Prejudice and Plum Brandy

When we were in Suffolk the other day, my brother-in-law forced upon us a large carrier bag filled with plums, the glut from his garden. Despite, or maybe because of, the dreadful summer, the plum trees are heavy with fruit, dropping it to the ground in great piles to rot down and form a squidgy, wasp-attracting mess.*

But what to do with such plummy largesse? I have to admit that I'm not that much of a fan of them as a raw fruit - altogether too loosening of the bowels for my liking. With three kilos of the little buggers, I needed something that would use them up without making me sick of the sight of it.

Some of them I made into plum crumble, and very nice it was too. But two servings each is plenty for one week, which used up less than half a kilo. Clearly eating them was never going to clear the backlog.

And so, I thought, what about something you can drink? I've tried making plum wine before, and frankly it was a disappointment. Dark and syrupy, with the kind of flavour that makes you think it should be doing you good, rather than something you can actually enjoy. As I've aged (and grown less skint), I've lost much of my enthusiasm for home-made wines anyway, preferring to leave it up to the professionals. Then I remembered my old school chum Jock Russell's splendid book about his experiences in the Balkan war, where he worked as a stringer for the Daily Telegraph. It's title is as this post,** and Slivovicz, or Plum Brandy, was a central theme.

So I thought I'd have me a go at that. Sadly in this country we're not allowed to distil our own spirits. There is, however, a cheats method more akin to the way you make Sloe Gin, and this I tried with a half of the plums. The recipe is quite simple:

2 lbs plums, pitted and sliced
2 cups sugar
1 cup brandy
1 litre vodka

Mix the whole lot together in a large kilner jar, seal up and put in a cool place. Shake daily until all the sugar has dissolved, then shoogle about once a week to keep the plums mixed nicely. After about three months, drain off the liquid, straining it into a bottle. Leave it to mature for as long as you can wait, then serve in very small quantities when it's cold outside.

This recipe only used up half the remaining plums, so I had to search for something else to do with the rest. It was then that I came across an interesting recipe for plum liquer:

2 lbs plums, pitted and sliced
2.5 lbs sugar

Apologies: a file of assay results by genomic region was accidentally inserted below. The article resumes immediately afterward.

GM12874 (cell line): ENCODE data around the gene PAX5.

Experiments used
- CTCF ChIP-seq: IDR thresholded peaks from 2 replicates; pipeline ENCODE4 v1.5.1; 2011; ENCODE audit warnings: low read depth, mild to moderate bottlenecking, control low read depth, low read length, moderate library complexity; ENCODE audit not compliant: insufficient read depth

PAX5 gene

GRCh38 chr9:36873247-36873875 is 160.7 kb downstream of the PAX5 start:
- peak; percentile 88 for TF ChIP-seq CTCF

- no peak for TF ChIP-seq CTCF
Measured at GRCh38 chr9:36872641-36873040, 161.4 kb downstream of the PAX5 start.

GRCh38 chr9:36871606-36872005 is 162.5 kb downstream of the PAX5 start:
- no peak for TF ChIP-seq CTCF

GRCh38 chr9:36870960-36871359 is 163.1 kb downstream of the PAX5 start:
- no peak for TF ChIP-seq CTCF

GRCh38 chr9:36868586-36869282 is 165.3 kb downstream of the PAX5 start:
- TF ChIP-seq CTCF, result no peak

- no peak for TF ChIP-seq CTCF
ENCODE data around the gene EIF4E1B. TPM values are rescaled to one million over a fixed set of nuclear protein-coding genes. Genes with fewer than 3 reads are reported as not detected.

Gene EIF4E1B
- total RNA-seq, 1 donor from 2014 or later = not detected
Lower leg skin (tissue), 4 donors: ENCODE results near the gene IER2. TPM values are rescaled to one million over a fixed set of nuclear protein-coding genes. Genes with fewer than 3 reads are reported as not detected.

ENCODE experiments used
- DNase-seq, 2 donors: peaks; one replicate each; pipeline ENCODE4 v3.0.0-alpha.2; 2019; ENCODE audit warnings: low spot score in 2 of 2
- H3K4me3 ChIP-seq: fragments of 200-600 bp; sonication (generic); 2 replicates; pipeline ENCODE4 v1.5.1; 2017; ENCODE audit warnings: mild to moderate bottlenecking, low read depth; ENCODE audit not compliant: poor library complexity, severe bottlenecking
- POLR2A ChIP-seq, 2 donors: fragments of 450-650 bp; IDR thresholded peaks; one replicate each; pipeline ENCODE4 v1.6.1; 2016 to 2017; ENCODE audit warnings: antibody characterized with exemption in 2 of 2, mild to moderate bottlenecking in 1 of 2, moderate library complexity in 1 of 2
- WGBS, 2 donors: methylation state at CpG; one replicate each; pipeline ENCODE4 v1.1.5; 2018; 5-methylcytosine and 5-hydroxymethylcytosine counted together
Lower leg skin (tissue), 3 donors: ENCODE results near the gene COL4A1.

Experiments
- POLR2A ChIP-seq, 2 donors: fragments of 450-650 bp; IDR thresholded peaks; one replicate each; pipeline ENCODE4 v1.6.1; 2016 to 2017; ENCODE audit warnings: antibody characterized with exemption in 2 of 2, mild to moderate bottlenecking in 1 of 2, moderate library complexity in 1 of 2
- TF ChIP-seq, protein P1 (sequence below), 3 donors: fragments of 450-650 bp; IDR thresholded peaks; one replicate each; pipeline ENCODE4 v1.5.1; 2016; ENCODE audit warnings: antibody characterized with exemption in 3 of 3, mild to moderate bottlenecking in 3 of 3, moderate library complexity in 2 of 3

half a bottle of whisky

put the plums in a crock (I used a kilner jar with the rubber seal removed) and cover completely with as much of the sugar as you can get into the jar. Over time this will sook out the plum juices, turning into a clear golden liquid. Keep adding more sugar until it's all gone. Then set the jar aside somewhere at room temperature for six weeks. It may be necessary to stir the mixture to get all the sugar dissolved. Over time the plums will start to ferment, which is why you don't want the jar sealed tight.

After six weeks, strain off the liquid and add it to half a bottle of whisky (this is what the recipe said, but I guess you could use brandy, vodka or even gin at a pinch). If you use good whisky, the liqueur can be used straight away - either drunk as a digestif or poured over ice cream for a very indulgent pudding. Cheap alcohol will require a longer maturation period.

Sugar and fruit on the left, sugar, fruit and booze on the right.
See how much liquid sooks out of 2 lbs of plums!

So now I've managed to get rid of the plums, and on the plus side I should have come serious booze for Christmas. Or of course it might all be completely undrinkable, in which case I'm thinking presents for the less-favoured members of the family.

All, that is, except the plum tree in my garden, which shows no sign of fruiting whatsoever. Still, I only planted it last autumn, so I can't really complain too much.
** sadly it's out of print, but well worth reading if you can get hold of a copy. I found one here. and Amazon have secondhand copies listed.


Stuart MacBride said…
Mmm, plum brandy.

I too give nasty home made presents to family members we don't like. Gorgonzola liqueur anyone?

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